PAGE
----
Charles D. Swift, a former Navy lawyer who has represented Mr. Hamdan for years, said the case would eventually reach the American court system, which he predicted would correct legal errors here. Mr. Swift called the military commission “a made-up tribunal to try anybody we don’t like.”
Defense lawyers have long argued that the charge on which Mr. Hamdan was convicted, material support for terrorism, has not historically been part of the international law of war, which is the law applied by the military commissions. Prosecutors say that, although the term “material support” may not have existed historically, the laws of war have long prohibited stealthy attacks on civilians, the mainstay of terrorism groups.
After an appeal to a military appeals court, convicted detainees can take their cases to a civilian federal appeals court and, potentially, to the Supreme Court.
The panel rejected two specifications that would have supported a conviction for conspiracy. One asserted that Mr. Hamdan was part of the larger conspiracy with senior Qaeda leaders and shared responsibility for terror attacks including the 2001 terror attack.
The second conspiracy specification rejected by the panel asserted that Mr. Hamdan was part of a conspiracy to kill Americans in Afghanistan in 2001 with shoulder-fired missiles.
But the panel voted to convict Mr. Hamdan of five of eight specifications that made up the charge of providing material support for terrorism. The specifications included accusations that he drove Mr. bin Laden, served as his bodyguard, was a member of Al Qaeda and knew its goals.
During the sentencing hearing the judge, Keith J. Allred, a Navy captain, told the panel members that the specifications were duplicative and that they should sentence Mr. Hamdan as if he had been convicted of only one specification.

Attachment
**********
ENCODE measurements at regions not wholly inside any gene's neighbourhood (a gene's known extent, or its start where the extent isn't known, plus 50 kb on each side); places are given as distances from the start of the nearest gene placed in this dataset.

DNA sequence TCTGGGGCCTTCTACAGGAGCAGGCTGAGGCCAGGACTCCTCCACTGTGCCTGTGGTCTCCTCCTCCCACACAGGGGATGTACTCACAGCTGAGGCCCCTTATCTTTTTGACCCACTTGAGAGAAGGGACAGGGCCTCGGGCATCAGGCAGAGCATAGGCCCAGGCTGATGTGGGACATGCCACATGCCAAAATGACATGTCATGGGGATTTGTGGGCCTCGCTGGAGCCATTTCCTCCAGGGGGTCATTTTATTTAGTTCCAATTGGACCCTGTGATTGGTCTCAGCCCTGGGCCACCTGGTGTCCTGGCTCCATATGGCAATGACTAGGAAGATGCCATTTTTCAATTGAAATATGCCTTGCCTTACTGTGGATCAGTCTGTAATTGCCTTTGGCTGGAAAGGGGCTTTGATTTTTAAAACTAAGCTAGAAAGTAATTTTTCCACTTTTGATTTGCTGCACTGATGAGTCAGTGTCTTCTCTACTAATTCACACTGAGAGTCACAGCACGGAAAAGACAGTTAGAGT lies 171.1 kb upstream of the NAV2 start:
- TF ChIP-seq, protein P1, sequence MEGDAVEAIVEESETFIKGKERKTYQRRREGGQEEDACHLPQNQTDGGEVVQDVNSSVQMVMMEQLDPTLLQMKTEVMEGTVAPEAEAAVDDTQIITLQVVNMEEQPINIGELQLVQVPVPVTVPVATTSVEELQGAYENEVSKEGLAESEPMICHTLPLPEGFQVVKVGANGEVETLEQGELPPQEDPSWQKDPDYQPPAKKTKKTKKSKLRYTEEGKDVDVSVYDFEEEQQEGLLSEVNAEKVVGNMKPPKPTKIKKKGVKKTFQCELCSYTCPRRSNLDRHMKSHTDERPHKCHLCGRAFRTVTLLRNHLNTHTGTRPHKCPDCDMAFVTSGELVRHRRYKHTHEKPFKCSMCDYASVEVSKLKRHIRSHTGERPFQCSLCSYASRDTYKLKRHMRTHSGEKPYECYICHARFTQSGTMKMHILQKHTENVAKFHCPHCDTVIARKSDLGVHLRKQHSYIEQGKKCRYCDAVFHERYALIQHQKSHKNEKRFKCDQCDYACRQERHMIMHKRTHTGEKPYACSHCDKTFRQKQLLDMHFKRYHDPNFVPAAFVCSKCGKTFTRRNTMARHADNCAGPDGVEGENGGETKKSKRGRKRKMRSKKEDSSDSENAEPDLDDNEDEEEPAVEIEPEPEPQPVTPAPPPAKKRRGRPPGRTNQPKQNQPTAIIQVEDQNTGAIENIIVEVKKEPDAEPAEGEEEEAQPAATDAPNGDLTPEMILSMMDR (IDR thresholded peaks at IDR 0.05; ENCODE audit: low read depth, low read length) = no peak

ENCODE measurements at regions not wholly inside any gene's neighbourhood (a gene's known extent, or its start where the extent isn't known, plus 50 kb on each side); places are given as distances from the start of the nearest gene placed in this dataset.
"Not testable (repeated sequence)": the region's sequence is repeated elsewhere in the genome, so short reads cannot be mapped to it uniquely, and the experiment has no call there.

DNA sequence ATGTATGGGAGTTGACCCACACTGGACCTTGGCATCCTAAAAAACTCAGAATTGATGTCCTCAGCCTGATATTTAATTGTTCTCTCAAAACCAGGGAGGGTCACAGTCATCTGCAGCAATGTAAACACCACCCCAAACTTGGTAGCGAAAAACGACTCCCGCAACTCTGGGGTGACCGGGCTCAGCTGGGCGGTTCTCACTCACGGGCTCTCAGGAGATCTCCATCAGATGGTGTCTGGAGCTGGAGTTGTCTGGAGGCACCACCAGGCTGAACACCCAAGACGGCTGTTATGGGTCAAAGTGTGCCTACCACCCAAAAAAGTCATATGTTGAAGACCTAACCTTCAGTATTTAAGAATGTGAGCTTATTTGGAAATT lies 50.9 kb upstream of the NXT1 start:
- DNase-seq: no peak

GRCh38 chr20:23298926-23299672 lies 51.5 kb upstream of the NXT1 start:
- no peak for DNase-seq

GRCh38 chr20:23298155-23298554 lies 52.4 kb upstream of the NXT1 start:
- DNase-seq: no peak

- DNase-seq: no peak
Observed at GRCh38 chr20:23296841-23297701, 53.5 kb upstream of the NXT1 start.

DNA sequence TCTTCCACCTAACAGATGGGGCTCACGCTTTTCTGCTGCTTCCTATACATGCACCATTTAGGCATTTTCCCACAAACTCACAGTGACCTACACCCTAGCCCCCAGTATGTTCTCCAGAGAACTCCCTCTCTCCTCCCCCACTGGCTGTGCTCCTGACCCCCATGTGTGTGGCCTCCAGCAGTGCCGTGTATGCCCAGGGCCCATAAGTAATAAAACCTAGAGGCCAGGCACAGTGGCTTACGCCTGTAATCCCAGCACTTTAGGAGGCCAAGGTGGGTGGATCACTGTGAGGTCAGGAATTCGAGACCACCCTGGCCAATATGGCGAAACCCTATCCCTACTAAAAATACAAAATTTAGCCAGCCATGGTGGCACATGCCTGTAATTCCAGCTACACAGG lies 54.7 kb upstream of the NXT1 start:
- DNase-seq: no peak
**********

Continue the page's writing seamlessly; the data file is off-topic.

For the Bush administration, a conviction on any charge represented a singular victory, partly because a case brought on Mr. Hamdan’s behalf reached the Supreme Court in 2006. That case, Hamdan v. Rumsfeld, ended with a ruling that derailed the Bush administration’s first plan for military commission trials here.
Tony Fratto, the deputy White House press secretary, said the administration was pleased that Mr. Hamdan received a fair trial, with an opportunity to present a defense against serious charges.
“The military commission convicted Hamdan of material support for terrorism,” Mr. Fratto said in a statement. “The military commission system is a fair and appropriate legal process for prosecuting detainees alleged to have committed crimes against the United States or our interests. We look forward to other cases moving forward to trial.”
The two-week trial included references by both sides to the Nuremberg trials.
Prosecutors, eager to shore up the image of the commissions here, presented a video that included graphic images of Qaeda terror attacks and their victims that they titled “The Al Qaeda Plan,” in reference to “The Nazi Plan,” a film shown at Nuremberg to document the Holocaust.
The defense noted that Hitler’s driver, Erich Kempka, was not prosecuted as a war criminal at Nuremberg.
Much of the case against Mr. Hamdan was based on his own descriptions of his role as a driver collected by federal agents in more than 40 interrogations, including some that lasted many days.
In the sentencing hearing on Wednesday afternoon, a psychiatrist called by the defense described Mr. Hamdan’s feeling of having been betrayed by Mr. bin Laden, although she did not fully explain why.
The psychiatrist, Dr. Emily A. Keram, also described what she said was Mr. Hamdan’s emotional reaction to seeing “The Al Qaeda Plan” at his trial, with its images of attacks and screaming victims.
Dr. Keram said that Mr. Hamdan had described being shocked by the images. “He told me that it was hard on his soul,” she said, adding that “he felt that his head was going to explode.”
Prosecutors argued that Mr. Hamdan had protected and ferried Mr. bin Laden to elude detection, including after the Sept. 11 attacks. However small his role in Al Qaeda, they said, people like Mr. Hamdan make Al Qaeda possible.
Defense lawyers argued that there was no evidence that Mr. Hamdan was involved in planning any Qaeda operations or had advance knowledge of them. They contended that his role as a driver was just a job for a father of two who “had to earn a living,” as one of his lawyers, Harry H. Schneider Jr., said.